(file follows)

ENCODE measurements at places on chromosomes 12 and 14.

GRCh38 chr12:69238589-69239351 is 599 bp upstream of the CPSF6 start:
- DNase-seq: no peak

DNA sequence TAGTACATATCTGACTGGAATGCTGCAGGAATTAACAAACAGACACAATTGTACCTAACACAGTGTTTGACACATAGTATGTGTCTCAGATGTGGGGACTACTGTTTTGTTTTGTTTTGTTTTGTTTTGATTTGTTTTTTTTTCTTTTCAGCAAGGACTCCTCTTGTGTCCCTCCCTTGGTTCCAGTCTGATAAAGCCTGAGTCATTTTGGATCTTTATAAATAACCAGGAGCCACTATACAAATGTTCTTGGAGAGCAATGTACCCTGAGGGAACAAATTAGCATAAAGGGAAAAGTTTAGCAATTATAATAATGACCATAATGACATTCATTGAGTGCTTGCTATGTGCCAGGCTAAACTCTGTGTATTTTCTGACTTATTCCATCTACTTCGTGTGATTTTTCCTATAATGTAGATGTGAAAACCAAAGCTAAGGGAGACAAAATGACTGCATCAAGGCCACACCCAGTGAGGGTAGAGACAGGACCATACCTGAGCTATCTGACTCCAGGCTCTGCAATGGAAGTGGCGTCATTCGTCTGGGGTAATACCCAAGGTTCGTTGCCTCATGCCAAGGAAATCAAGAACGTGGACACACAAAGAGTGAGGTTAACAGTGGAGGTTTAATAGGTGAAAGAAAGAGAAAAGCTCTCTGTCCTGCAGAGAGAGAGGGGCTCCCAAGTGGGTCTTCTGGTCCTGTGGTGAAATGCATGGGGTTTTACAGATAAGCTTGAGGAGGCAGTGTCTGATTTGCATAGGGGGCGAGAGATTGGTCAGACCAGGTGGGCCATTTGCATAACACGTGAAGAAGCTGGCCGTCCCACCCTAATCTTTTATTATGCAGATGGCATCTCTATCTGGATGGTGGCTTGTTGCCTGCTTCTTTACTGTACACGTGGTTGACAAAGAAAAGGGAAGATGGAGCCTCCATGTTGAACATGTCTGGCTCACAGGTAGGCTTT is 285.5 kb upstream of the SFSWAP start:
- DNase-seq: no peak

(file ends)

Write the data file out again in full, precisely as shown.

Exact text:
ENCODE measurements at places on chromosomes 12 and 14.

GRCh38 chr12:69238589-69239351 is 599 bp upstream of the CPSF6 start:
- DNase-seq: no peak

DNA sequence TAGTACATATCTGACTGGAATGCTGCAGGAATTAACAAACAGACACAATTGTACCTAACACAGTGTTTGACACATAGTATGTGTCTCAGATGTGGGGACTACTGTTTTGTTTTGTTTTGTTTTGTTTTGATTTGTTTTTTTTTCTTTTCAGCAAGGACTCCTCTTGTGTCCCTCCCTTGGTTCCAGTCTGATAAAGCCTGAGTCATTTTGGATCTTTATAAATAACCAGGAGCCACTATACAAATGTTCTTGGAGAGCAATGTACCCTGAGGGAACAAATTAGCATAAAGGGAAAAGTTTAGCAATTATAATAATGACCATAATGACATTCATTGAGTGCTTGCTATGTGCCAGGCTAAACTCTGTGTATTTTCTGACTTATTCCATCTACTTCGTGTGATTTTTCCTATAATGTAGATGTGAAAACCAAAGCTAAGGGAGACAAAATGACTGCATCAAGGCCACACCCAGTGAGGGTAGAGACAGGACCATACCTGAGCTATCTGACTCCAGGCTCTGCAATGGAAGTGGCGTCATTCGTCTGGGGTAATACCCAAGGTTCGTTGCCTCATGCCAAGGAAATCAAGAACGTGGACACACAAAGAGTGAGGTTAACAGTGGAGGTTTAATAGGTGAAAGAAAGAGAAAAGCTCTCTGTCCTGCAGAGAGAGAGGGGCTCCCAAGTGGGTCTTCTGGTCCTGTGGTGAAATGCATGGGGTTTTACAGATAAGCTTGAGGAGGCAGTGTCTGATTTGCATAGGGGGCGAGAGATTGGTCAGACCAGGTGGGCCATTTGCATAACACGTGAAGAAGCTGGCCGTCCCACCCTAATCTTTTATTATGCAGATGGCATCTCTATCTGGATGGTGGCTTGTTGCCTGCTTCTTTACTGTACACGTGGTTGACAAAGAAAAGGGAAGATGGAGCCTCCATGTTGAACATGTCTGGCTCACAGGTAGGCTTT is 285.5 kb upstream of the SFSWAP start:
- DNase-seq: no peak